They say an apple a day keeps the doctor away; yeah well so does having no medical
insurance. Many of you reading this right now may be thinking Iím only kidding but
the alarming fact is that 43.6 million Americanís are walking around right now with
no medical coverage at all. That is nearly 16 percent of our nation who sacrifice
their annual physicals and rely on self-diagnosis of minor ailments, which may be
indicative of bigger problems. I only know this because Iím one of those who
havenít been to the doctor since my college housing required it and I have yet to
jump through all the hoops it takes to obtain a reasonable coverage program.
Is this possibly the latest hobby for thrill seekers? The latest craze for those who
like to live on the edge? No, in fact I would emphasize the fact that with no medical
coverage Iíve become quite the germophobe and will rarely be found without my
two best friends instant hand sanitizer and my big olí can of Lysol. The time I spend
each week on WebMD and the money I lay down for my vitamins is a story for
another day. The sad thing is I was never like this prior to acknowledging the huge
out of pocket costs that accompany an uninsured visit to the doc. I was never afraid
of cutting my hand open on a piece of unbroken glass or to nervous to drive during
rush hour traffic in fear of risking an accident which would surely involve major
So maybe Iím exaggerating a little on that last one but the point here is
with no medical insurance, you can either watch your back or pay the gianormous
fees that doctors are allowed to charge. Of course you will then have to watch your
back from all the creditors who will be out to get you and just might do things to
you that doctors canít fix.
What is even more worrisome is the types of occupations that do not offer medical
coverage these days and the growing number of people being required to insure
themselves. A brief study (involving me walking around the mall with a clipboard-
and looking very official might I add) exposed that its not just part time retail
workers who have to scrounge the bottom of the bargain barrel for leftover HMOs.
The list included occupations ranging from a drycleanerís store manager (who had
to buy her own coverage) to a fellow writer for a local newspaper. Respondents who
toped the list however included a pre-school teacher (I was under the impression
that a job of that service would most definitely merit some form of benefits) and a
construction worker (but as long as he never gets sick and only gets hurt on the job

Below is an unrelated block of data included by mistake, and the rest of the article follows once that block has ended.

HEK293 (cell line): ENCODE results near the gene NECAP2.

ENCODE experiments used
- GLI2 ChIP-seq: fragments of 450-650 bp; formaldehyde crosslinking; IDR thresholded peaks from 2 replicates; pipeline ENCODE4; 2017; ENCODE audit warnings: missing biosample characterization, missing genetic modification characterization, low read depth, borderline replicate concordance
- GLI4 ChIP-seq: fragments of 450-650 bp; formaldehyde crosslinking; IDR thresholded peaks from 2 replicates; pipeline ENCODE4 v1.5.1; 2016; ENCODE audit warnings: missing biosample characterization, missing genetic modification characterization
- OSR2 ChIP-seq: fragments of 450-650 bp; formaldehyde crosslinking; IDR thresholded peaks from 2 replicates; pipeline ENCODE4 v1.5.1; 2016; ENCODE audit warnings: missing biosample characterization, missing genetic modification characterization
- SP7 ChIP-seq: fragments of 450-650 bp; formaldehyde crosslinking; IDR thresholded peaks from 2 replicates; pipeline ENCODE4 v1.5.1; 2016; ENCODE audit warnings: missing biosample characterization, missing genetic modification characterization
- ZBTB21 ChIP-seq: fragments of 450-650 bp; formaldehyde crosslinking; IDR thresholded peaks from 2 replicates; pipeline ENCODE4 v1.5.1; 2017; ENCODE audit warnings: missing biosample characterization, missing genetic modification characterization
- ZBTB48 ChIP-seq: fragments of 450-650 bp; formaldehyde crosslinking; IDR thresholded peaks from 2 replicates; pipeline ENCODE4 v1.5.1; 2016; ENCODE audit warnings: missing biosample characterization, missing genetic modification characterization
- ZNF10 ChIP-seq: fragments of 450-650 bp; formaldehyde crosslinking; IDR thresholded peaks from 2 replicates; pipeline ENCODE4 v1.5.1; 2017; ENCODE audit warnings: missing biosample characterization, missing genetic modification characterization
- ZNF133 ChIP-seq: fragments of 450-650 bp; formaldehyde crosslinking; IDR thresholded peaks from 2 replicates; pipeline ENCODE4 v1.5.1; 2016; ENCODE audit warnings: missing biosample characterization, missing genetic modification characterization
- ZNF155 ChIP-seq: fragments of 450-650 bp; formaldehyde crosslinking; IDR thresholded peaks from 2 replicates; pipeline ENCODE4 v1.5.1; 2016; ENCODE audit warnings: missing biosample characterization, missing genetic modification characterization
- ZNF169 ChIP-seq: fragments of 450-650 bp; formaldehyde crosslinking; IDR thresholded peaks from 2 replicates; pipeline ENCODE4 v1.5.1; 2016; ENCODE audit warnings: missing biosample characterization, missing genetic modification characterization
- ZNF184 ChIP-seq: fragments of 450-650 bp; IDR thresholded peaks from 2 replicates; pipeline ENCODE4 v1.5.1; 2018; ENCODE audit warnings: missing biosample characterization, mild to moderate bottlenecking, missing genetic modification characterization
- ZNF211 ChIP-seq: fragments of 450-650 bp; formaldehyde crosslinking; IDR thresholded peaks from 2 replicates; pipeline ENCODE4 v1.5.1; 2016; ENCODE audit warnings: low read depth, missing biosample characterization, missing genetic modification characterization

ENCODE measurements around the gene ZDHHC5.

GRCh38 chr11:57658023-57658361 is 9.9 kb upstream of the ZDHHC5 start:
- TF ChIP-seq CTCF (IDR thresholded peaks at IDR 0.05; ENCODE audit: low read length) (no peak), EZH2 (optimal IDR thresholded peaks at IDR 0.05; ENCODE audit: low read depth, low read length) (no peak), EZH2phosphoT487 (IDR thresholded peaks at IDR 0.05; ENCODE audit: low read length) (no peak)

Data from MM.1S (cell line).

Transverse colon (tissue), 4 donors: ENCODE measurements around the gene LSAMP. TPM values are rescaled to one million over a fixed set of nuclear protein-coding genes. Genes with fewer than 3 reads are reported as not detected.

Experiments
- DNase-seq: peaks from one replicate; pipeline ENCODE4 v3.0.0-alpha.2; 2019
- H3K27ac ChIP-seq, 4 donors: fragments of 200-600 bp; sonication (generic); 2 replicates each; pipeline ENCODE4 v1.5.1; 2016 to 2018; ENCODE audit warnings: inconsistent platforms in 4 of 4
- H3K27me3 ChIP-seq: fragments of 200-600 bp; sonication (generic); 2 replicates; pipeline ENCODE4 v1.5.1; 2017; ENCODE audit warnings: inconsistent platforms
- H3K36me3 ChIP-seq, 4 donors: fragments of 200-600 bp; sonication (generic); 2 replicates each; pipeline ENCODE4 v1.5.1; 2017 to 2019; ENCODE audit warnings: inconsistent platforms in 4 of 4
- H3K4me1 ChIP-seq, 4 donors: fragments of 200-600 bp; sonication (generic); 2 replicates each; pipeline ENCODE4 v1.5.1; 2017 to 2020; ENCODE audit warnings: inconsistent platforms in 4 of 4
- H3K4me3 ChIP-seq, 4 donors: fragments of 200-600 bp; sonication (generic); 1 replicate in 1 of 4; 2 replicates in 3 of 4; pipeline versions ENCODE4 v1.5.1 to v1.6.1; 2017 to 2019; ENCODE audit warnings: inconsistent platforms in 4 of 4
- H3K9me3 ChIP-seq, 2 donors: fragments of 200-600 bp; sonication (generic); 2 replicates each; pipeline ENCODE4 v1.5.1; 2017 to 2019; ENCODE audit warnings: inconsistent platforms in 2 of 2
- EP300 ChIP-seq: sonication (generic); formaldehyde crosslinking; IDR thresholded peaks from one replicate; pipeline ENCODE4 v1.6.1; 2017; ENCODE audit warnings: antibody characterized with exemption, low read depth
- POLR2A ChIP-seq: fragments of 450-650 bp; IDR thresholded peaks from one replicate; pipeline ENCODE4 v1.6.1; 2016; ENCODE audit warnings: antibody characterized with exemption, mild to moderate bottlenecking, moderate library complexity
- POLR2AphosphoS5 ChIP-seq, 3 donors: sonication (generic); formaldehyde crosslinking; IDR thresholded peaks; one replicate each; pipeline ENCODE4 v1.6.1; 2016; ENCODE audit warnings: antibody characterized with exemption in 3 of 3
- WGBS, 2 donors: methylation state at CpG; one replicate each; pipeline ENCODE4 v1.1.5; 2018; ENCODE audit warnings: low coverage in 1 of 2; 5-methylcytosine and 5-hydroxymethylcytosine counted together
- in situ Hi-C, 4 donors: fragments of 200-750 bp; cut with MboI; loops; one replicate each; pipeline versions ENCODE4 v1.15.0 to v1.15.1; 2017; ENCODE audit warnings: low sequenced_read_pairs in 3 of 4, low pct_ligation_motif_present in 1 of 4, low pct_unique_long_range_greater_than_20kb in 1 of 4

heís perfectly safe)!
We are so lucky to live in a country where all the best technology and medical
research are at our dispose; unfortunately the flip side of that coin makes these
resources virtually inaccessible to so many of us. Lets face it though, not all
ailments just ďgo awayĒ and Nyquil may indeed help you get your Zís but it certainly
wonít do the trick against any form of meningitis. Sometimes, you just have to
break down, throw up the white flag and make a visit to the doctor or even worse,
the dreaded emergency room. Now Iíve had my fair share of jaunts to the ER and
donít get me wrong, I would never complain about the care and attention I received,
the doctors and nurses in those places put up with more than I could ever imagine.
But from my experiences I will say that the ER is one of the few places where even in
todayís politically correct atmosphere, judgments fly and assumptions are a way of
Sure there are some alternatives such as a doc-in-the-box or free clinic but in the
absence of insurance even these can get pricy. For those out there who werenít in
the mood to wait out that stabbing pain on the right side of your lower abdomen or
didnít have enough chewing gum in the house to fashion your own cast when you
broke your ankle donít be afraid to reach out and ask someone for some assistance.
Find someone to contact because aside from becoming Canadian citizens and
signing up for their free health insurance it looks like our only other option is to sit
tight and wait for Congress to come to our rescue with a bill forcing employers to
cover their employees (better not hold our breath on that one). For more
information on who you may contact, just follow the link and I wish you all the
health (and hand sanitizer) in the world.
Katie Spencer is a contributing writer for a number of international financial journals both online and in print. Katie has been delivering financial education to the public in a variety of areas to include budgeting, credit and debt management, and money saving tips. Recently, Katie has been in partnership with a national educational foundation to deliver financial advice to American consumers via the web.